Murray Gold’s music for Doctor Who often gets a bit of a critical bashing, whether for being too intrusive, too overly-dramatic or too derivative. This summer, though, the BBC and it’s Philharmonic Orchestra threw its weight behind him by dedicating a whole Proms performance to his work – and judging by the cut-down version broadcast this afternoon, they had every right.
The night, it has to be said, looks like it was a real hoot. Presented by Freema Agyeman, the show was made into an event thanks to the inclusion of Cybermen, Daleks, Davros, and Sontarans all being brought into the Royal Albert Hall auditorium and interacting with the kids, most of whom looked completely awestruck to the point of genuine terror. Good stuff.
There was also a cleverly done pre-recorded mini-episode with David Tennant, called Music Of The Spheres, in which he passed music he’d written through a portal in the Tardis into the auditorium for the orchestra to play. Catherine Tate and Murray Gold himself also made appearances, but in the end, it truly was the music itself which was the star of the show.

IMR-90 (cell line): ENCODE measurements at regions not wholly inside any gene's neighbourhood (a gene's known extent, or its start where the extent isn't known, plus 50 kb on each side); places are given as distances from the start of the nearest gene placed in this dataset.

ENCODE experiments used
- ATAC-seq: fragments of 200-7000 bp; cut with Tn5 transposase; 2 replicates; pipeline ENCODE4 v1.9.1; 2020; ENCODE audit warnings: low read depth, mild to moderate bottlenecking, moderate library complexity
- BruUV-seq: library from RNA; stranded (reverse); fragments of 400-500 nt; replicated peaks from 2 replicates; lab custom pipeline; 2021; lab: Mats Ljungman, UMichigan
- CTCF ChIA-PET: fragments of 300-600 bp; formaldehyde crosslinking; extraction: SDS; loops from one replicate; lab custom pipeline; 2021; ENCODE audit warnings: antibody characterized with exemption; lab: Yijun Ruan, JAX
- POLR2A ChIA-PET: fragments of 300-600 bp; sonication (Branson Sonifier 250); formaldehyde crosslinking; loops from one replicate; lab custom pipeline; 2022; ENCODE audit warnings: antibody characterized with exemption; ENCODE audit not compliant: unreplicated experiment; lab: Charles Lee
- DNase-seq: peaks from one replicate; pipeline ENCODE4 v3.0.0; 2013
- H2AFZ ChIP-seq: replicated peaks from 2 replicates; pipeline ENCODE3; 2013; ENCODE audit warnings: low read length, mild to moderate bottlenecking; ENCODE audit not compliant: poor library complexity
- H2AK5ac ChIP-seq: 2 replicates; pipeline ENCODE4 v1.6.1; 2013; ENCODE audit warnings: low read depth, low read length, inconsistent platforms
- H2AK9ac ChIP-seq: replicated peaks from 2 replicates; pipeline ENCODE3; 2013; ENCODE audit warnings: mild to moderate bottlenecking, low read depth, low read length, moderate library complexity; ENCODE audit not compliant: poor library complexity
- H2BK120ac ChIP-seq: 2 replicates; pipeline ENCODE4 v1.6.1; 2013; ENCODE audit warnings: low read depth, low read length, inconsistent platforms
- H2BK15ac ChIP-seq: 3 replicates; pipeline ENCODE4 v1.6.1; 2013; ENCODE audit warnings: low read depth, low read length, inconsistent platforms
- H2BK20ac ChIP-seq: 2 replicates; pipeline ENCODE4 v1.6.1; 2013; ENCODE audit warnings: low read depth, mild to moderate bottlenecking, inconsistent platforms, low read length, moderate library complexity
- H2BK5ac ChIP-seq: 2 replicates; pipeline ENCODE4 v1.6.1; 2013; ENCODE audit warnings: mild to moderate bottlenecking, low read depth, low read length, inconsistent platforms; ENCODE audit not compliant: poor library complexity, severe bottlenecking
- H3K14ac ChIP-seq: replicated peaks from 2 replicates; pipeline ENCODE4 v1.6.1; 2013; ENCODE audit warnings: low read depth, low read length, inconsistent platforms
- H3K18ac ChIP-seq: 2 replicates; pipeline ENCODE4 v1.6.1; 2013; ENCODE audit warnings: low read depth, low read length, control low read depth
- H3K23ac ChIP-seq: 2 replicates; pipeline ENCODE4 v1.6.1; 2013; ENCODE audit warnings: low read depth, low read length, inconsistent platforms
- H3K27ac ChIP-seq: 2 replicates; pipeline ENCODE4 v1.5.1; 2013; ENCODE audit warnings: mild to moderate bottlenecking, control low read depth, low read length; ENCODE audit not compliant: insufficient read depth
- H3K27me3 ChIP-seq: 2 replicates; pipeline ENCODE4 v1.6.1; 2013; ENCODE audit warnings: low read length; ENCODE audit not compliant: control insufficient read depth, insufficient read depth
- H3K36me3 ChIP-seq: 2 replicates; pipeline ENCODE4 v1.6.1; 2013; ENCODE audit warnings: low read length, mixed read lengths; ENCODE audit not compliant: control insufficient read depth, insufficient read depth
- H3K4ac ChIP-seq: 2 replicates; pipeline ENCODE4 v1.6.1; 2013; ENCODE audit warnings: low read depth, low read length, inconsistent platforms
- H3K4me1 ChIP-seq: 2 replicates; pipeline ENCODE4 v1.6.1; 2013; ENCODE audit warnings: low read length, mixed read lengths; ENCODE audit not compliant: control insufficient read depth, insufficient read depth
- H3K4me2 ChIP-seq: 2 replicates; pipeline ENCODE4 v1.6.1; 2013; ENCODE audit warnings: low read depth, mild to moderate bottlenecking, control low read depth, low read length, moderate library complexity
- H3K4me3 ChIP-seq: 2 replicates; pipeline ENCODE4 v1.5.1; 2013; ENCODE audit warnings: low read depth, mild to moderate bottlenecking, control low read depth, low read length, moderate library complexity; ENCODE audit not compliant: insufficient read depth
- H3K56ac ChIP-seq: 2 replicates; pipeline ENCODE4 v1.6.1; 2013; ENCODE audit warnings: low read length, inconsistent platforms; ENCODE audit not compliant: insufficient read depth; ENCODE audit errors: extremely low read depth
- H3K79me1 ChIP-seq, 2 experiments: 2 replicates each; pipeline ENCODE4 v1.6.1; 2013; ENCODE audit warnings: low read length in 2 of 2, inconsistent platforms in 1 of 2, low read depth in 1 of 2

I’ve no doubt that it’s the association we make with certain scenes that made the renditions of the likes of Rose’s Theme, Doomsday, This Is Gallifrey and The Doctor Forever so affecting, but it can’t all be down to that – those themes are also genuinely haunting in and of themselves. Combine that with screens showing some of the best scenes from New Who – Rose using the power of the Tardis in Parting Of The Ways, her separation from and eventual reunion with the Doctor, the Master’s regeneration, and so on – and you’ve got a hugely powerful performance.
It was a joy to watch it on the TV, so I can only imagine that it was magical to be there on the night itself.Join TVScoop on Facebook for exclusive competitions and gossip